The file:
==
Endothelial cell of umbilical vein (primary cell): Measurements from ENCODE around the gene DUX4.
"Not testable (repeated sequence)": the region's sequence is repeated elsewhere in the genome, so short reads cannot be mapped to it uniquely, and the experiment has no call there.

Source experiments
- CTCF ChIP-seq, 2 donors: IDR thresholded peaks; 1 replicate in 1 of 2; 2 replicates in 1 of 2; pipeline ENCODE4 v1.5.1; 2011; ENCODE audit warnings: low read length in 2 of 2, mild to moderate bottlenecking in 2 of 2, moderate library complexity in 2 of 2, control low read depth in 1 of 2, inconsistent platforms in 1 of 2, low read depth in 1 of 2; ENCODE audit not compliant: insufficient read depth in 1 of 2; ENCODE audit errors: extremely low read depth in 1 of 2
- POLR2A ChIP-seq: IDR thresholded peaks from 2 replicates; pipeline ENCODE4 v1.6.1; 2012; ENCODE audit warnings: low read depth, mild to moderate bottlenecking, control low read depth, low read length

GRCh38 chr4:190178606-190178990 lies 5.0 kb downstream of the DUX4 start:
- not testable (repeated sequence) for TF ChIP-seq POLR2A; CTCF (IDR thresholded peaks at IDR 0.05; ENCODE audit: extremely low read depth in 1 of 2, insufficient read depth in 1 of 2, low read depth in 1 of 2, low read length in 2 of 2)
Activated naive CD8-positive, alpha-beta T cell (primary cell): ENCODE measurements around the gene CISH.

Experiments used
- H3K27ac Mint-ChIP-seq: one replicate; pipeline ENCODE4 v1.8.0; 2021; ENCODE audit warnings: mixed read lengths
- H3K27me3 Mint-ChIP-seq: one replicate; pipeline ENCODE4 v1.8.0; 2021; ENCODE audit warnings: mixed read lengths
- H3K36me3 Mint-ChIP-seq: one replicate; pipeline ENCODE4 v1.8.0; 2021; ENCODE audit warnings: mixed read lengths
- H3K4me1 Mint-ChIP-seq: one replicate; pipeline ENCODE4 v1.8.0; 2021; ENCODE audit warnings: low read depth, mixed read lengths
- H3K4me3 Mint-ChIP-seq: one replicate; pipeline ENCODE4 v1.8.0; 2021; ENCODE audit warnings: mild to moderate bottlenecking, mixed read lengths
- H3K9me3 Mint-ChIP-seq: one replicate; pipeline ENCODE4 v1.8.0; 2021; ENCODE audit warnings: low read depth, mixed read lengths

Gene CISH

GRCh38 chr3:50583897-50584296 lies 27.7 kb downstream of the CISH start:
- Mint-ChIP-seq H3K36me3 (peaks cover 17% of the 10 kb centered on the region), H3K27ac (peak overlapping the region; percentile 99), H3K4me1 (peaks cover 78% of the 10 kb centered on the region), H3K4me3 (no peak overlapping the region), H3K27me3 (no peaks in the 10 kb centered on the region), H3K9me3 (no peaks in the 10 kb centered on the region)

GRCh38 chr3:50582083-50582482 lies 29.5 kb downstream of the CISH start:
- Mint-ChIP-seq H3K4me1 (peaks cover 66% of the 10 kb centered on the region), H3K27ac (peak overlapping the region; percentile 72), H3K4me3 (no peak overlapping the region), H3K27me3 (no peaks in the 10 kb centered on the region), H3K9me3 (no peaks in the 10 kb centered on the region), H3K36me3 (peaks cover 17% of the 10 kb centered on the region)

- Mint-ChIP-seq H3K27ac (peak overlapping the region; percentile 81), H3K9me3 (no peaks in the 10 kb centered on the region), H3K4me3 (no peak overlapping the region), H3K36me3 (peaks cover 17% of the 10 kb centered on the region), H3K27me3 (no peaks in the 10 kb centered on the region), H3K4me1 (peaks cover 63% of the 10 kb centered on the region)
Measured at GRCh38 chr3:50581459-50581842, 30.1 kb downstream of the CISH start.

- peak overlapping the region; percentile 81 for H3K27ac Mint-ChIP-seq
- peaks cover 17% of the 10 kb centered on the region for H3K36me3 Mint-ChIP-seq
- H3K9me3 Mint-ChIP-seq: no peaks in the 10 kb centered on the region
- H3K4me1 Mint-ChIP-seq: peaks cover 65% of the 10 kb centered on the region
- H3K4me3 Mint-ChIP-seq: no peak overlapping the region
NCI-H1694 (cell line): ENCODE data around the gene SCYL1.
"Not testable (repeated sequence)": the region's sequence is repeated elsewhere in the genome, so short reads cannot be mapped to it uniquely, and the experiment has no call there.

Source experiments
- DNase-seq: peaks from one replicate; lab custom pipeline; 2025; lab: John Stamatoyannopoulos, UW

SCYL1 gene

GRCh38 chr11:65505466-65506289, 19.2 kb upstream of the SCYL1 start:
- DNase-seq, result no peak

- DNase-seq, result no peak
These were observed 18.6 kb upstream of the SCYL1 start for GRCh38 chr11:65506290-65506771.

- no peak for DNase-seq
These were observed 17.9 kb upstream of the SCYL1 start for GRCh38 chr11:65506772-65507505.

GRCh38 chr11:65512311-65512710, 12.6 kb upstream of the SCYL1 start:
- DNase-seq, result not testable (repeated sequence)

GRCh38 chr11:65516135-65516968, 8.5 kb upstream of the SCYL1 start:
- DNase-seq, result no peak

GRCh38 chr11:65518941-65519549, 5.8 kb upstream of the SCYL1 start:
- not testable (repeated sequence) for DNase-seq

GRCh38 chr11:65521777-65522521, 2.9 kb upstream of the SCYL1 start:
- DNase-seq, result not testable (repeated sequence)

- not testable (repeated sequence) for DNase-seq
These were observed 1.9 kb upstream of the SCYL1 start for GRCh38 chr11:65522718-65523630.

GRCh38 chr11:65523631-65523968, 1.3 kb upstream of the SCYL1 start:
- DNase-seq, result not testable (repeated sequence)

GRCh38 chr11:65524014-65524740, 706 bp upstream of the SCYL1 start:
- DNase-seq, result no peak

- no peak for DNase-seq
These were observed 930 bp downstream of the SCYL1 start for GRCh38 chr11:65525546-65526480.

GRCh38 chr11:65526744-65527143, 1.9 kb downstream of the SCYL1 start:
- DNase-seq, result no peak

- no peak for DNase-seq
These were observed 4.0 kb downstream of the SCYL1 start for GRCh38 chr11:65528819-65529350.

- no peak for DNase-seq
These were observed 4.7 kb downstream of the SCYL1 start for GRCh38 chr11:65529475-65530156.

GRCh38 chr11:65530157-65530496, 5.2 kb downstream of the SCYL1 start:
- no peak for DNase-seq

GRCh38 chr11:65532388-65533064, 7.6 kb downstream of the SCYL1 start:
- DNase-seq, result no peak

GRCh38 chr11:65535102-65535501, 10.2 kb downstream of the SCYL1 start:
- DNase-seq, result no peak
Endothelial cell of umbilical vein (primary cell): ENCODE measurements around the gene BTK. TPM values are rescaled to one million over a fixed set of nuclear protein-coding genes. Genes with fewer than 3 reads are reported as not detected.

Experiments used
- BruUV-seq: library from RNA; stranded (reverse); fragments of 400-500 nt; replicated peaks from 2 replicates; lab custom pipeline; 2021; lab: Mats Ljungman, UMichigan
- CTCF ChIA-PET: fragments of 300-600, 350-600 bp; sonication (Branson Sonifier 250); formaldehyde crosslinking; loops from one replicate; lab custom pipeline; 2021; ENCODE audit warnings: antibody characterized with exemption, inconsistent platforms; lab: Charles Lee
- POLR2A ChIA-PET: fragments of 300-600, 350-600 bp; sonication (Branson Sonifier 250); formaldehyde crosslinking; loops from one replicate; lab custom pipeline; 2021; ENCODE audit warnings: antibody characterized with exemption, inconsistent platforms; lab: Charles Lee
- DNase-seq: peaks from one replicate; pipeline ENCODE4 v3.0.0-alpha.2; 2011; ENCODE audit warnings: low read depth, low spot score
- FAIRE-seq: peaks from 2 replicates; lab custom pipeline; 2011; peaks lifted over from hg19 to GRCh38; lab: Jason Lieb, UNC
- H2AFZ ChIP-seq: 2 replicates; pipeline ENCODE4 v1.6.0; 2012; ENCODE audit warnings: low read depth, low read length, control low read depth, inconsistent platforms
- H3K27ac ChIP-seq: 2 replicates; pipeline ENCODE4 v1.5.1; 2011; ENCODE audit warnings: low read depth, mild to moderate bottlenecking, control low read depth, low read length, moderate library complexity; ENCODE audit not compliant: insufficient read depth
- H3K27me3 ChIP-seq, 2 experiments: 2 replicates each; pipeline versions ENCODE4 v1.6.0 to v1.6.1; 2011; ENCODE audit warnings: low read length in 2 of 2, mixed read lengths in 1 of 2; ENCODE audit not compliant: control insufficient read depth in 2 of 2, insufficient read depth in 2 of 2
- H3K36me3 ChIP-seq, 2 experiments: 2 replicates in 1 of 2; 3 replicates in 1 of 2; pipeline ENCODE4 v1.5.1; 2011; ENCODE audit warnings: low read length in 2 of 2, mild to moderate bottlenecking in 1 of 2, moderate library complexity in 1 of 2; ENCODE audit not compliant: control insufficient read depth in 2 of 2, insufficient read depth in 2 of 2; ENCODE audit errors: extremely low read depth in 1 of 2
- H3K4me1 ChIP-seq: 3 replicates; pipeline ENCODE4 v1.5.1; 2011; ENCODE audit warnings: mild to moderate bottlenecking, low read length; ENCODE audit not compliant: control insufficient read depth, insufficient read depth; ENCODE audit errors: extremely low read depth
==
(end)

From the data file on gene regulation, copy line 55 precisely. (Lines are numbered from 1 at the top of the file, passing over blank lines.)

GRCh38 chr11:65526744-65527143, 1.9 kb downstream of the SCYL1 start: